Why French startups should consider Far East Asia

Why French startups should consider Far East Asia

fareast1When I first arrived in France from Silicon Valley over ten years ago, I regularly received business plans from French startups that were limiting their sights to the French market. The few that spoke about international expansion would have a line in their financial projections for revenue in year 5 from Belgium or francophone Switzerland.

Mercifully, this mindset has virtually disappeared. today, the vast majority of French tech entrepreneurs I meet aspire to deploy beyond this country’s borders from day one, usually with an ambition to enter the U.S. market. This reasoning has made sense for many sectors. the U.S. is the world’s largest economy, with hundreds of millions of consumers possessing resources for discretionary spending that behave on a relatively homogeneous manner.

Now, however, I submit that French entrepreneurs need to seriously consider prioritizing another region in their global deployment: Far East Asia. And specifically, by Far East Asia, I’m referring to one of the following countries, each for different reasons: Japan, Singapore, Thailand, and Indonesia.


Singapore is a logical base for a startup’s APAC headquarters. Immigration and company incorporation regulations are incredibly straightforward. corporate tax is low, and everyone speaks English. The cost of living is high, and the domestic market is small, however, so Singapore is most appropriate for firm that either seeks a test market for its Asian rollout or looks to establish its credibility in addressing the entire East Asia region.


Indonesia, as I’ve learned from some interactions last week with a cadre of Jakarta’s tech visionaries, represents a low-cost market full of talented innovators of substantial energy for embracing new technologies. With a population of 250 million, a rapidly growing middle class, and e-commerce penetration still in its infancy, the market potential is tremendous. Apparently, Indonesia was the most rapidly adopting market for WhatsApp before its Facebook acquisition, and rumor has it that Twitter’s fastest take-up is in Indonesia these days.


Thailand could be a healthy compromise. It’s smaller than Indonesia at 67 million, yet smartphone adoption is higher, especially at the high-end. I’m told that Thailand boasts a fairly educated talent pool, a rich expertise in design, strong English proficiency in the main cities, and remains incredibly affordable. I need to explore Thailand in more depth to form a more educated opinion.


Prioritizing Japan for Asian market entry could make sense for different reasons. The cost of living is high, comparable to Singapore, and unlike Singapore, Japan is not an easy country for foreigners to enter. However, for those willing to persevere, the Japanese market is rich in rewards. It’s one of the top three world economies, and represents the highest monetization in mobile apps across the board. Japan also boasts the highest concentration of leading technology firms, many of which were previously unknown outside Japan but now are becoming increasingly acquisitive globally. My few European investments which have persevered in Japan have witnessed metrics off the charts in KPIs like adoption and ARPU. Moreover, cities like Fukuoka are launching startup-friendly initiatives worth seriously exploring (see Asia Biz Fukuoka).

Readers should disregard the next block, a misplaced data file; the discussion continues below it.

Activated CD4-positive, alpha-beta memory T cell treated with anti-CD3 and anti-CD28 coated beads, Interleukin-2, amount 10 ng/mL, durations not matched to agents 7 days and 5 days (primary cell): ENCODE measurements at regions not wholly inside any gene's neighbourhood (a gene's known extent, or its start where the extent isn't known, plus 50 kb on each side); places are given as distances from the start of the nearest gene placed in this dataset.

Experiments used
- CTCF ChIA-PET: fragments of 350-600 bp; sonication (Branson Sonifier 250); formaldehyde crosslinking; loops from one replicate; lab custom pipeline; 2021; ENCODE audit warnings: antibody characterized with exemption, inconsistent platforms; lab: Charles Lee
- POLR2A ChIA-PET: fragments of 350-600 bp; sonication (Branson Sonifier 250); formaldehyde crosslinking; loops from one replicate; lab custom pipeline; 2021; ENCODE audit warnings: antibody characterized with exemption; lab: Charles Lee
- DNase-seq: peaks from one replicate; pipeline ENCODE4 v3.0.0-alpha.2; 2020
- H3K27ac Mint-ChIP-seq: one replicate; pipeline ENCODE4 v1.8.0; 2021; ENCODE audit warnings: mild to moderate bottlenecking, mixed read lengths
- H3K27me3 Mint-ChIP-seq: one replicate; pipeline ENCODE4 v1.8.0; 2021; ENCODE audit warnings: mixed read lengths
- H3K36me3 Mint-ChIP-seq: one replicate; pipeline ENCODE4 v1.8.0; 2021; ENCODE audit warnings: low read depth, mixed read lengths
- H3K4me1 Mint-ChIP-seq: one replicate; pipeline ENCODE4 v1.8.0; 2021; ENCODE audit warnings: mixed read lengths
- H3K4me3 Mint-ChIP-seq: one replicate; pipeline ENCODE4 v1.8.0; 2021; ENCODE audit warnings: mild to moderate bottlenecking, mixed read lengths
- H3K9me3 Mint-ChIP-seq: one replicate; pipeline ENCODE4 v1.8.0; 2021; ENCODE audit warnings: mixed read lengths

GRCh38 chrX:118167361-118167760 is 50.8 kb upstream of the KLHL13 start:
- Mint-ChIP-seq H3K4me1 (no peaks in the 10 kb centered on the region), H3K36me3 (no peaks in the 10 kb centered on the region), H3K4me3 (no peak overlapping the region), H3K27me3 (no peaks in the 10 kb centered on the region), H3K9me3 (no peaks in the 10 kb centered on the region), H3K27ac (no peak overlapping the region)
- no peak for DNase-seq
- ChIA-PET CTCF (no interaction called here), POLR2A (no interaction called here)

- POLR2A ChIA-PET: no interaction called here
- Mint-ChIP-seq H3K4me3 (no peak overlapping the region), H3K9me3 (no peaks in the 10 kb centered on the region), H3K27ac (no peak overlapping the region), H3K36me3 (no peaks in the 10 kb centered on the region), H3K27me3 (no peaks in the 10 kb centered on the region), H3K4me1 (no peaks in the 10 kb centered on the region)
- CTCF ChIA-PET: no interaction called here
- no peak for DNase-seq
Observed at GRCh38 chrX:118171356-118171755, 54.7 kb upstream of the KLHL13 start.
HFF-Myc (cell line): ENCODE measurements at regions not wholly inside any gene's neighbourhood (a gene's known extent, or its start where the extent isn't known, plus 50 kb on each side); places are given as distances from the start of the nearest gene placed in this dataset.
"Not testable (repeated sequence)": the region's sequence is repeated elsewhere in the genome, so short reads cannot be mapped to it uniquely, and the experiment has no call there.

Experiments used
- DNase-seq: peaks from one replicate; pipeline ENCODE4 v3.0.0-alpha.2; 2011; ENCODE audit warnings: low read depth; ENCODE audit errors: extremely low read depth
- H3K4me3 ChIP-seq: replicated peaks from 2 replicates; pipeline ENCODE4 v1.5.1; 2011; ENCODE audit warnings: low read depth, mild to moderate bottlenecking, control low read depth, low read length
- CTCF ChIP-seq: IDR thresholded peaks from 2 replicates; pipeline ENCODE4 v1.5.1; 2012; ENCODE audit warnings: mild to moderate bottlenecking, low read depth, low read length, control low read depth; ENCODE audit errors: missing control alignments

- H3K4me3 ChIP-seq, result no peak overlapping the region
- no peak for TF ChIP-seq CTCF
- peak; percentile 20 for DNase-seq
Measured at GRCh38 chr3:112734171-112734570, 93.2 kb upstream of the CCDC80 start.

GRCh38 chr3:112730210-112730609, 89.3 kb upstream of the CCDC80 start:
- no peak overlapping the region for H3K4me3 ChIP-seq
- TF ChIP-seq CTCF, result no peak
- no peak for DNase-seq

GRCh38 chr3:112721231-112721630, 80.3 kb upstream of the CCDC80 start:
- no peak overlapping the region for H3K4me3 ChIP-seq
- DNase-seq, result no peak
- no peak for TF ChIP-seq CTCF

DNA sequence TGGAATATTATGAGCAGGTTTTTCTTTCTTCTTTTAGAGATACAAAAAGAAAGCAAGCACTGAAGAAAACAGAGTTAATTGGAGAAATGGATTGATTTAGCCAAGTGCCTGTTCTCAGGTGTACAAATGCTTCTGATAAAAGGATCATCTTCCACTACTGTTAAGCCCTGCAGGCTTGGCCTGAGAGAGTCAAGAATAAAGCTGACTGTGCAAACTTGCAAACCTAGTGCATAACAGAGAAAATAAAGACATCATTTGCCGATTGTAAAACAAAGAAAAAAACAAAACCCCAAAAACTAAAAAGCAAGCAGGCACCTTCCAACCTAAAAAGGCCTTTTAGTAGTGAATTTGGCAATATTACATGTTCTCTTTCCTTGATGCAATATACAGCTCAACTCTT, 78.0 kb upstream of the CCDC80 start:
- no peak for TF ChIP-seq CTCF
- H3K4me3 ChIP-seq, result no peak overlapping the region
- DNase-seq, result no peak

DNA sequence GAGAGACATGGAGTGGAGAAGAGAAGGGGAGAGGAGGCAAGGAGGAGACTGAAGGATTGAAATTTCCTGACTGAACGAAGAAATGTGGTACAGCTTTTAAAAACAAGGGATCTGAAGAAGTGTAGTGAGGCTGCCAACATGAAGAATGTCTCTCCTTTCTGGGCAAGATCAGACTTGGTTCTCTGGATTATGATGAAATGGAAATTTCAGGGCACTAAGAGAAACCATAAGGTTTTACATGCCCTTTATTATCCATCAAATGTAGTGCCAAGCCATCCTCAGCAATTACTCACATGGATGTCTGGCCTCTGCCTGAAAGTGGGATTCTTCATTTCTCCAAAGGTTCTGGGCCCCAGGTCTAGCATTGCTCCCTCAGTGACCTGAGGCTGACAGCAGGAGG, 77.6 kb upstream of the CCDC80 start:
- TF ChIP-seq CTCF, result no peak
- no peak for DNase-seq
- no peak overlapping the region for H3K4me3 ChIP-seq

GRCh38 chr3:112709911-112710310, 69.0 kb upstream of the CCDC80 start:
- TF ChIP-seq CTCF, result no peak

So why should French entrepreneurs look east instead of west?

It’s ironic that as a California native I put this question on the table. Yet I believe that depending on a startup’s ambition and product segment, there are numerous reasons to take this question seriously. The U.S. still might represent the best allocation of scarce international resources, but remember that the glamourous success stories we hear from California and New York these days represent a distortion of reality. The vast majority of tech startups descend into the abyss of a red ocean. Granted, bouncing back is far easier, and the highest-in-the-world concentration of wealth, talent, experience, and audacity will continue to produce global tech winners. However, the U.S. no longer has a lock on innovation. Why summarily dismiss other regions in favor of a cutthroat U.S. market which requires tens or hundreds of millions in financing to rise above the noise level?

The Far East Asian countries I mentioned represent open fields of opportunity, either for customer expansion or revenue enhancement, depending on the geography. They also represent fertile ground for innovation, which can close the feedback loop and inspire further development in the mature markets of Europe.

Furthermore, it’s in our DNA as Europeans to work effectively with other cultures (far better than we Americans, I might add). We also perceive product value more similarly in certain areas. Virtual stickers, for example, don’t generate enthusiasm in the U.S. yet represent a billion dollar business in East Asia and Europe. A French entrepreneur I respect that has succeeded in Japan joked how the French innate tendency toward complexity, ridiculed in the West, tends to go over well in feature-rich Japanese UI design.

Of course, it would be naive to think one could penetrate these markets on one’s own. One needs a local partner, or a recruit on the ground that knows the culture and speaks the language, as well as a sufficiently long time horizon. Also a word of warning: this advice is not appropriate for everyone, only for entrepreneurs with the right appetite for adventure operating in the right domains.

With that caveat in mind, Far East Asia represents an important vector of what in my opinion will become the most important market for innovation globally, even ahead of the U.S. and China: the Rest of World market. Stay tuned for more on this theme.